Should I get my birds vaccinated?

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Here at My Pet Chicken, we offer a Marek's disease vaccination on all baby chicks. Marek's disease is the #1 disease-related killer of chickens. It can cause paralysis, blindness and death in up to 80% of an infected flock. There is no cure for a flock once it has been infected; the only way to prevent the disease is to vaccinate for it within 24 hours of the chick hatching. Learn more about Marek's disease

Yes, you should get your chicks vaccinated
To be blunt about it, yes. Make the small investment in a Marek's vaccine for your chickens. While in our experience, small, isolated backyard flocks are less prone to infection than larger flocks in general, and you may go years without a problem, when it does strike, you'll sure wish you had listened to our advice.

Marek's Disease does not affect people
And that's good news, right? It doesn't even affect other animals. Avian metabolism is very different, and there are very few ailments that affect both people and chickens. Even the type of lice that commonly bother chickens don't bother people! The vast majority of illnesses people get from chickens come from not washing hands after handling chickens, or improper cooking or preparation of chicken eggs or chicken meat. So while you don't have to worry about Marek's making you sick, it still will be deadly to your chickens.

Ducks and Geese don't get Marek's disease
Thankfully, ducks and geese are less prone to most common poultry diseases and parasites, so they don't need to be vaccinated. Because of that, we do not offer a vaccination for waterfowl.

Still have lots of health-related questions?
You might consider purchasing The Chicken Health Handbook, sold here on our website, in order to inform yourself about health issues more completely. |||vaccine, vaccines, vaccinate, vaccination, vaccinations, vaccinated|False 37|Chicken age: how can I tell?|If you bought or acquired adult chickens somewhere else and I want to know how old they are, we have some bad news about chicken age. It is very difficult to discern the age of an adult chicken. The best you can do is make an educated guess.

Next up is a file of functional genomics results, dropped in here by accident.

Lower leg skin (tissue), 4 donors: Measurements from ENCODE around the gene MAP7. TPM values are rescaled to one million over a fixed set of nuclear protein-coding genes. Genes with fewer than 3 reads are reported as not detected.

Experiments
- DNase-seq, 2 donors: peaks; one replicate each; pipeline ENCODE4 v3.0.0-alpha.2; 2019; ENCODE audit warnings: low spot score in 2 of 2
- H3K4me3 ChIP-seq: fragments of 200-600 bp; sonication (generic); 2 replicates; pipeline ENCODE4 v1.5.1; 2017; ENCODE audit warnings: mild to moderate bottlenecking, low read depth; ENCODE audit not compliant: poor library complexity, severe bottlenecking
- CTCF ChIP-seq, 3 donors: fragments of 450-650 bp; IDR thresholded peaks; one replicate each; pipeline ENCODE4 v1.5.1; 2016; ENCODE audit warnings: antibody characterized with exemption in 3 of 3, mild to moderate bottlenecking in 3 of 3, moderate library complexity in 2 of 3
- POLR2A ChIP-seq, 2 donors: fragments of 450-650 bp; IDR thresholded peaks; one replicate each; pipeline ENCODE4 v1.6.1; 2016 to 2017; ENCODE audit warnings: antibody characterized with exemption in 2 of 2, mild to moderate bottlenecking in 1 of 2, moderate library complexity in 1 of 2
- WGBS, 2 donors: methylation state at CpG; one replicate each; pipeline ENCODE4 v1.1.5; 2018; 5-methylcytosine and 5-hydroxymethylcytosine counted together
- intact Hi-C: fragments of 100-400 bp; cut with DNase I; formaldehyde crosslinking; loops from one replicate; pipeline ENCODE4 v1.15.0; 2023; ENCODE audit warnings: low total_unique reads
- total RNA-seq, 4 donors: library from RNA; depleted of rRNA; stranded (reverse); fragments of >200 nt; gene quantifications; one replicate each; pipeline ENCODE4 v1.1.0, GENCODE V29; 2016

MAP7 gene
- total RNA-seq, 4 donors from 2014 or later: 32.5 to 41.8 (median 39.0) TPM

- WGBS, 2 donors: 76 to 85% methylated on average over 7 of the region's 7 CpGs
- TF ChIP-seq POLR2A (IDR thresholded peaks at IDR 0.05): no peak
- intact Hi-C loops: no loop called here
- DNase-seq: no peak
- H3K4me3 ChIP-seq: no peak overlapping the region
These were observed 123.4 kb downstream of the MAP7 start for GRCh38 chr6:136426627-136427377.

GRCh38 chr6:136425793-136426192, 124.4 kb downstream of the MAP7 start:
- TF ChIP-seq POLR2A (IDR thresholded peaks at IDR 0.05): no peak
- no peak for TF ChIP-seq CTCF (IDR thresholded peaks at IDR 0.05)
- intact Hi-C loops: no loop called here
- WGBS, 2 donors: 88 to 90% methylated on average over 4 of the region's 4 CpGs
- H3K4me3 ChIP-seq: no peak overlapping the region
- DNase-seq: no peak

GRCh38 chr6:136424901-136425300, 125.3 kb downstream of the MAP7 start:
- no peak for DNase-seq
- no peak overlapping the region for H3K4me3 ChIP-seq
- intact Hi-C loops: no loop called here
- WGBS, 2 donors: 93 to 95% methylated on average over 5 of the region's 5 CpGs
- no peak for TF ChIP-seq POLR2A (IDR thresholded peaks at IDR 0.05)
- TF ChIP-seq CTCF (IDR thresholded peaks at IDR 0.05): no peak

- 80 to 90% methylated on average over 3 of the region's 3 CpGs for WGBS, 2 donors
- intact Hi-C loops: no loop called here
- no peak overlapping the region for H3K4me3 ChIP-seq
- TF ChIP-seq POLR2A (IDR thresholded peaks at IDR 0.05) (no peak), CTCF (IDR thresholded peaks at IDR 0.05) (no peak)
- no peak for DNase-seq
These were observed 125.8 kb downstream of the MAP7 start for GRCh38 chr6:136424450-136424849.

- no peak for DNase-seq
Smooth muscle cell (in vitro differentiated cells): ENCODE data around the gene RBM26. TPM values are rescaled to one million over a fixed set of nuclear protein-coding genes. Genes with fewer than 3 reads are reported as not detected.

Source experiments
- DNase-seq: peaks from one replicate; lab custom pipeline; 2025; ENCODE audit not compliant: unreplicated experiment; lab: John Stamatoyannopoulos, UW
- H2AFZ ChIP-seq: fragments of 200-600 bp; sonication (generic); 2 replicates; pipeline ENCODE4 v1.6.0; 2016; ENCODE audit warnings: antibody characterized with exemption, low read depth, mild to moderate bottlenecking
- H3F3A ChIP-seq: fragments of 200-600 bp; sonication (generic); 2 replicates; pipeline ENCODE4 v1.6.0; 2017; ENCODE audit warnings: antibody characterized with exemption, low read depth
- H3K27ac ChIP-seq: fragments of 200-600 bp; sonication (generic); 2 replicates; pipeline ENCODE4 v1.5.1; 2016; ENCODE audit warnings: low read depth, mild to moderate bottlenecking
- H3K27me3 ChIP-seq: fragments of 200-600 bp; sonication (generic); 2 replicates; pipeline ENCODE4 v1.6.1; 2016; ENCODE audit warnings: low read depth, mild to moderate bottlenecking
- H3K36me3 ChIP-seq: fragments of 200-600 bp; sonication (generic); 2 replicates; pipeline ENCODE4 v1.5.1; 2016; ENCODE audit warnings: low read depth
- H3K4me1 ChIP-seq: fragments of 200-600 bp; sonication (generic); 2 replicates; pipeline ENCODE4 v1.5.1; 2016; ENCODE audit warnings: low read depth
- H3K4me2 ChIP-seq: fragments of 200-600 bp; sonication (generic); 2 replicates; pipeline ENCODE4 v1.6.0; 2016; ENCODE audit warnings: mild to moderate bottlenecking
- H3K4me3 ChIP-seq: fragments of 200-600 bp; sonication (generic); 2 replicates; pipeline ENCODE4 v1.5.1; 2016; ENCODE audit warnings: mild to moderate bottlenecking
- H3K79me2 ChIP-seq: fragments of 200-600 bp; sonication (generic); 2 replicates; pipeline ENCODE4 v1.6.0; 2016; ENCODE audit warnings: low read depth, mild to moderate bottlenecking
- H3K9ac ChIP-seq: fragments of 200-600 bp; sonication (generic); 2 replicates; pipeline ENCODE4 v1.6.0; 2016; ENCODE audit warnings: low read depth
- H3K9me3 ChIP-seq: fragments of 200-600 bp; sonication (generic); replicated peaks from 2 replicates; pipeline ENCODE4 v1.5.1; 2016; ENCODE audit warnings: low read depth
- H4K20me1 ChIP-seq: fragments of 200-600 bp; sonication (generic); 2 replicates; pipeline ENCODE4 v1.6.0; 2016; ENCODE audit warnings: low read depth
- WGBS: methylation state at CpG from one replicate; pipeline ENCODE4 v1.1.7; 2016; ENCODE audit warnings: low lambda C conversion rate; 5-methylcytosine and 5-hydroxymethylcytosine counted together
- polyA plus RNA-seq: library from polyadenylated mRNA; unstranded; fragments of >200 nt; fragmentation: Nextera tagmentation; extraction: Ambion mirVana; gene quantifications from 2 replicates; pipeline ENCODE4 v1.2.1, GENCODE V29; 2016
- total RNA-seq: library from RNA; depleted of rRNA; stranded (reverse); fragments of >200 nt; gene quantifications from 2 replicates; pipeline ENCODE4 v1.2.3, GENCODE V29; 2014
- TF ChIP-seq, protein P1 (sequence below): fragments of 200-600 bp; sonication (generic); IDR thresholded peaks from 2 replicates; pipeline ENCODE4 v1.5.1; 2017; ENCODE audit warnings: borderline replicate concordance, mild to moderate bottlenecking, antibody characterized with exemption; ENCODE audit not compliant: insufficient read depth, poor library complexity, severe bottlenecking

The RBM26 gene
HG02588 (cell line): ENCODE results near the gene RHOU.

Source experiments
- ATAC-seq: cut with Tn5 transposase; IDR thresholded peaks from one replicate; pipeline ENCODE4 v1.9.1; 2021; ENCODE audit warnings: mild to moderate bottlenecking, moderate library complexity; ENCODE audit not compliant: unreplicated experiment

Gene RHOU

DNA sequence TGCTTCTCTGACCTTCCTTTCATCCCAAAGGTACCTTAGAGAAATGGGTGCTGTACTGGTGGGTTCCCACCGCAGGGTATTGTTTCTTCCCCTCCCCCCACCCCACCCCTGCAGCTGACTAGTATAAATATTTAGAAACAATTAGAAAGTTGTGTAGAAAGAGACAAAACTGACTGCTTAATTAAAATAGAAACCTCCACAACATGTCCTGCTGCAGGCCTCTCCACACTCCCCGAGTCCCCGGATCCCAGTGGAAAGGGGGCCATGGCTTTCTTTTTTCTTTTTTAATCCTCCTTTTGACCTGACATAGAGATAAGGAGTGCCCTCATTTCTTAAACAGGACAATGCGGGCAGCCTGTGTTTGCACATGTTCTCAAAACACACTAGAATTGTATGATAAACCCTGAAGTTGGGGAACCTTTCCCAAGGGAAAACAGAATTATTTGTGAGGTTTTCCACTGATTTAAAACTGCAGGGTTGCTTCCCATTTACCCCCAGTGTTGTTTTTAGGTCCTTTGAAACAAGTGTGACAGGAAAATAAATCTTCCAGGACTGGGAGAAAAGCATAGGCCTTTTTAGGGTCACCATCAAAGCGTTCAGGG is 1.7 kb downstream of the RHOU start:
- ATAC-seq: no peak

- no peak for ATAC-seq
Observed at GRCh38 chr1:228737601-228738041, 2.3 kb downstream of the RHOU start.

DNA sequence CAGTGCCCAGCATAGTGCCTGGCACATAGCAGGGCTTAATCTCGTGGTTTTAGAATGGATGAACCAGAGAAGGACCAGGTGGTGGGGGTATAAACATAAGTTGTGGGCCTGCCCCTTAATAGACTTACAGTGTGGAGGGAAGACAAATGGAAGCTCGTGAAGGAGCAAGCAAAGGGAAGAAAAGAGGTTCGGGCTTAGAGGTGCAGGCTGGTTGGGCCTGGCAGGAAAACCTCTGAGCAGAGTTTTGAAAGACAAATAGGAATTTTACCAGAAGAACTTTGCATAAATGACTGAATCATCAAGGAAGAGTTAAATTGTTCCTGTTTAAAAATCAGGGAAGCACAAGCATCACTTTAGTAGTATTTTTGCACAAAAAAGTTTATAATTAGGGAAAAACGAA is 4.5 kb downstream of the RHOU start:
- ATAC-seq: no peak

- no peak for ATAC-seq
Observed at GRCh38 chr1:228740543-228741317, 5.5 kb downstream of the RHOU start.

There are a few clues you might look for with regard to chicken age.

1. The number of eggs they lay in relation to other birds of the same breed. For example, if you have a Rhode Island Red that only lays one egg a week, there's a pretty good chance she's several years old, whereas if she lays 5-6 eggs a week, she's probably only 1-2 years old.

2. The size of the eggs: young layers tend to lay extra small eggs. As a bird matures, her eggs get larger and larger. However, this is just in comparison to the usual egg size for the breed.

3. The condition of the vent: a moist, pink-looking vent indicates a younger bird.

4. The condition of the shanks: (a chicken's lower legs) can clue you in: older birds have larger, rougher shanks, whereas a younger bird will have smooth shanks with a bit of sheen to them.

5. The molt: a chicken under one year of age will not molt the first year.

6. The spurs: The older a rooster gets, the longer his spurs will be. Older hens may also grow spurs. However, this also depends on breed. Some breeds naturally grow larger spurs than other breeds.